Searching over 5,500,000 cases.

Buy This Entire Record For $7.95

Official citation and/or docket number and footnotes (if any) for this case available with purchase.

Learn more about what you receive with purchase of this case.

United States v. Nazemzadeh

United States District Court, Ninth Circuit

January 24, 2014



M. JAMES LORENZ, District Judge.

Defendant Mohammad Reza Nazemzadeh ("Defendant" or "Nazemzadeh") was charged on December 15, 2011, via Indictment with one charge of Obstruction of Justice, pursuant to 18 U.S.C. §1512(b)(3). Later, on October 18, 2012, a grand jury returned a Superseding Indictment which included charges of Conspiracy to Export to Embargoed County, in violation of 50 U.S.C. §§ 1702 & 1705 (Count One); Conspiracy to Smuggle Goods from the United States, in violation of 18 U.S.C. § 371 & 554 (Count Two); Money Laundering, in violation of 18 U.S.C. § violation of 18 U.S.C. § 1512(b)(3) (Count Four).

On February 19, 2013, Defendant filed a Motion to Dismiss the Indictment or Order a Bill of Particulars, renewed his Motion to Order Return of Cell Phone[1], and included a Motion to Compel Additional Discovery. [ECF No. 86.] On March 4, 2013, the Government filed its Opposition to the Motion. [ECF No. 89.] Defendant filed a Reply brief on April 1, 2013. [ECF No. 95.] The Court held a hearing on the Motion on May 2, 2013, and ordered further briefing. [ECF Nos. 100-101.] The Government filed supplemental briefing on June 13, 2013, and Defendant filed briefing on July 5, 2013. [ECF Nos. 109-110.] A further hearing on the Motion was held on August 21, 2013. [ECF No. 117.]


Mohamad Nazemzadeh was born in Iran but now lives in the United States on an H1B employment visa. He is currently employed as a post doctoral research fellow in the Department of Radiology Oncology at the University of Michigan in Ann Arbor, Michigan. According to Defendant, his work has received nationwide recognition in the field of radiation therapy in cancer treatment in several peer-reviewed journals and conferences. One of his discoveries has been recognized as a significant development in cancer treatment and, as a result, he was invited to present his work at the annual meeting of the American Association of Physics In Medicine (AAPM) 2012.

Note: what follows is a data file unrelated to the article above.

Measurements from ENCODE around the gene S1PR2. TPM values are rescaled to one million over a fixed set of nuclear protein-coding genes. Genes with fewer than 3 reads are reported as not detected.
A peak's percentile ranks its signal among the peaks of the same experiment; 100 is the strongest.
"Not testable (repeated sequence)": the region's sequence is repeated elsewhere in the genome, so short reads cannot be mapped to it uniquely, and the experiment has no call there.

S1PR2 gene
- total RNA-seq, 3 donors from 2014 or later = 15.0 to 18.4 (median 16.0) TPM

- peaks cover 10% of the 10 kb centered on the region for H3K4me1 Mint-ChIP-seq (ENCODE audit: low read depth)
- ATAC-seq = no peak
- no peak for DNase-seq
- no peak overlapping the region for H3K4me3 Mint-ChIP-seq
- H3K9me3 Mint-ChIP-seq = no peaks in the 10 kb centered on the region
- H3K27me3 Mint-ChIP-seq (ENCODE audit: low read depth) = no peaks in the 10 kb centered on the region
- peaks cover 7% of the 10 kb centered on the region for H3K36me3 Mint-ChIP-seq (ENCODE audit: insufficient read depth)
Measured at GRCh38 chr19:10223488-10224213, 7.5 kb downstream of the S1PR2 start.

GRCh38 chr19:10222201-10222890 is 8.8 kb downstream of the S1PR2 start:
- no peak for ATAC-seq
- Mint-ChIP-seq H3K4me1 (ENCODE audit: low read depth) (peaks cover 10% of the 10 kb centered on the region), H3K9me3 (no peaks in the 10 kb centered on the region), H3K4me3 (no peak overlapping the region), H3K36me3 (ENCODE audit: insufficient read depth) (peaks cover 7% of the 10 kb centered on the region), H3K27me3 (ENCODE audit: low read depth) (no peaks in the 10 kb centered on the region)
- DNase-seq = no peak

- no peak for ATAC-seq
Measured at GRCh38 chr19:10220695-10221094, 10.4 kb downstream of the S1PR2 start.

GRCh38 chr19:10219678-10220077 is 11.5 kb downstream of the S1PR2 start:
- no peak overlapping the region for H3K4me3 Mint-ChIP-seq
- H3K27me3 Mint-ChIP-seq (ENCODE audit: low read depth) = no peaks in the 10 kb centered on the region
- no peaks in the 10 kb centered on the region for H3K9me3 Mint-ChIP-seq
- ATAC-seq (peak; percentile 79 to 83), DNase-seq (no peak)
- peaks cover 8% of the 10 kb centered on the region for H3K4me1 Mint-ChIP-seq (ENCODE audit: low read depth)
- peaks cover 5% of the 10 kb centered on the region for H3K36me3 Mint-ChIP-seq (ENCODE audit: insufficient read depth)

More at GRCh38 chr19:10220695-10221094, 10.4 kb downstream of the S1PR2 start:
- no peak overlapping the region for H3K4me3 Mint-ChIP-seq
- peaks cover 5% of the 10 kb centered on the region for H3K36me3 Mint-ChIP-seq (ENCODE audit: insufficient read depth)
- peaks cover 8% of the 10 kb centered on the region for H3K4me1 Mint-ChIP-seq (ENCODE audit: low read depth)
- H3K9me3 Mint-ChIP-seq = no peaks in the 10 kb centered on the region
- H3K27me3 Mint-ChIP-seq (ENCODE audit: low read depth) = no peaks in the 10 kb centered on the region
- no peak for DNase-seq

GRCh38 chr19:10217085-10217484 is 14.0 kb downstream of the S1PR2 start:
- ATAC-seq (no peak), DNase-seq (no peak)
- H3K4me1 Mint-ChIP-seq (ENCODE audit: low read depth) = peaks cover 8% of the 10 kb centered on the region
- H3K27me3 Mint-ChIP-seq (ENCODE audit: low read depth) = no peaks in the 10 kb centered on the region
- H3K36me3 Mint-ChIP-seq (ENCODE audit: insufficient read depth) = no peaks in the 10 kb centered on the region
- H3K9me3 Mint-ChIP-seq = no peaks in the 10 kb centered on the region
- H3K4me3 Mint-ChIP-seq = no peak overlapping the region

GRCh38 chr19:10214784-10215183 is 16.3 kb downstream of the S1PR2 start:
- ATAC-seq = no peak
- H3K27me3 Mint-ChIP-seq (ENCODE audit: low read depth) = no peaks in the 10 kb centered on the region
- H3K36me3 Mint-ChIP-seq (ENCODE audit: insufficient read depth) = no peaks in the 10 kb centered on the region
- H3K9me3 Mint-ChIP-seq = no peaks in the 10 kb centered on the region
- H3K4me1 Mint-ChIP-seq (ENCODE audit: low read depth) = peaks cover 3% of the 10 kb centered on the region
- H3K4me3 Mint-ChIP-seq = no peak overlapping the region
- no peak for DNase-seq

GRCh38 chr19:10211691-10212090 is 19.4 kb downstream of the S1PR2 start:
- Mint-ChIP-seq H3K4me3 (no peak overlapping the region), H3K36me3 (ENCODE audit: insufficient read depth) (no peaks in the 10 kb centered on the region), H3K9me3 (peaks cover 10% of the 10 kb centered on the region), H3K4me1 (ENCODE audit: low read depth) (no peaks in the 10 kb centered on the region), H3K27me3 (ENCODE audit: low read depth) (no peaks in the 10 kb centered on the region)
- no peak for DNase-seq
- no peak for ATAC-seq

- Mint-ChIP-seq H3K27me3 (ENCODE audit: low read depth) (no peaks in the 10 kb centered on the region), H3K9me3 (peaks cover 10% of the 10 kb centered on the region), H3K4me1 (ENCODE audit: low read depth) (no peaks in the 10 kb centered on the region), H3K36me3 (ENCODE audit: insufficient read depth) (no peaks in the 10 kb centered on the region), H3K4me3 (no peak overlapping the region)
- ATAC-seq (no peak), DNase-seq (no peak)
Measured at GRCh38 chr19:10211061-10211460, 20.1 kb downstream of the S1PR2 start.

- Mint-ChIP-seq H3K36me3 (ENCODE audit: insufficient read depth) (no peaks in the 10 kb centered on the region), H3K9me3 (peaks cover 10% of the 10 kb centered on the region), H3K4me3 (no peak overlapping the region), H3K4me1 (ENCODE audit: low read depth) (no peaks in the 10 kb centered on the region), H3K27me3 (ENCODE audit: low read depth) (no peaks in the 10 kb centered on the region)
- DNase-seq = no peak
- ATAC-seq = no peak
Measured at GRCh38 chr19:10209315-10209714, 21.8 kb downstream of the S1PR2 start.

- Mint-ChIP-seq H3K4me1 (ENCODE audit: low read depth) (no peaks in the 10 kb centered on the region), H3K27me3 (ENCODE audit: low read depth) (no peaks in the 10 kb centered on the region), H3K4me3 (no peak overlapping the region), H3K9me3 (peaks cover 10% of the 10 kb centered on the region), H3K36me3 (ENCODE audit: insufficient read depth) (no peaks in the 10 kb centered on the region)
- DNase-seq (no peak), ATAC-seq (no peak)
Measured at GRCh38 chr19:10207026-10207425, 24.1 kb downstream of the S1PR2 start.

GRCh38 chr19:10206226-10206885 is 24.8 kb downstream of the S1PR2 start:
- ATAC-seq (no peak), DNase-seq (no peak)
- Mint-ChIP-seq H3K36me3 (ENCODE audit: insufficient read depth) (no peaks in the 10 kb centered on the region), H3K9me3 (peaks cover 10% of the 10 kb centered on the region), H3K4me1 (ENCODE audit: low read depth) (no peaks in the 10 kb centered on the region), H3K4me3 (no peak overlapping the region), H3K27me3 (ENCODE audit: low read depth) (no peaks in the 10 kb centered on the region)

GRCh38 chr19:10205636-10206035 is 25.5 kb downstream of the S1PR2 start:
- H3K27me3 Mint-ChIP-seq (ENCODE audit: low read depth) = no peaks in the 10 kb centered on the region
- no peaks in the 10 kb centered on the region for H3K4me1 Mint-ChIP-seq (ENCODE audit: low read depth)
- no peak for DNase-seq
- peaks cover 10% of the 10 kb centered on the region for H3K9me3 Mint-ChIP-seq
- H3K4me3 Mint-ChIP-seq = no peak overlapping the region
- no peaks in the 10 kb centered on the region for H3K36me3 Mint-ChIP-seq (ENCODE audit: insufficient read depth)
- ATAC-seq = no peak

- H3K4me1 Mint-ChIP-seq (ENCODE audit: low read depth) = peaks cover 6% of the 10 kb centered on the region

Agents began investigating Nazemzadeh when an "industry source" ("source") provided information that an individual was attempting to procure medical equipment for shipment to Iran in violation of U.S. export laws. Nazemzadeh first came to the attention of the source when, in November of 2010, he submitted an electronic pricing request for eight MRI coils to the industry source, who was an employee at Soundimaging, a San Diego-based company. Nazemzadeh said that he represented an Iranian company and that the coils were for export to Iran. According to the Government's brief, the transaction hit a snag when the shipper, TNT, said that it would not ship the coils to Iran. Nazemzadeh then allegedly suggested shipping the coils to a Dutch company, but purportedly complained in an email that "if we have to ship the coil through Netherlands, it would be much more expensive for us and we should pay that company as well." In February 2011, Nazemzadeh abandoned the transaction.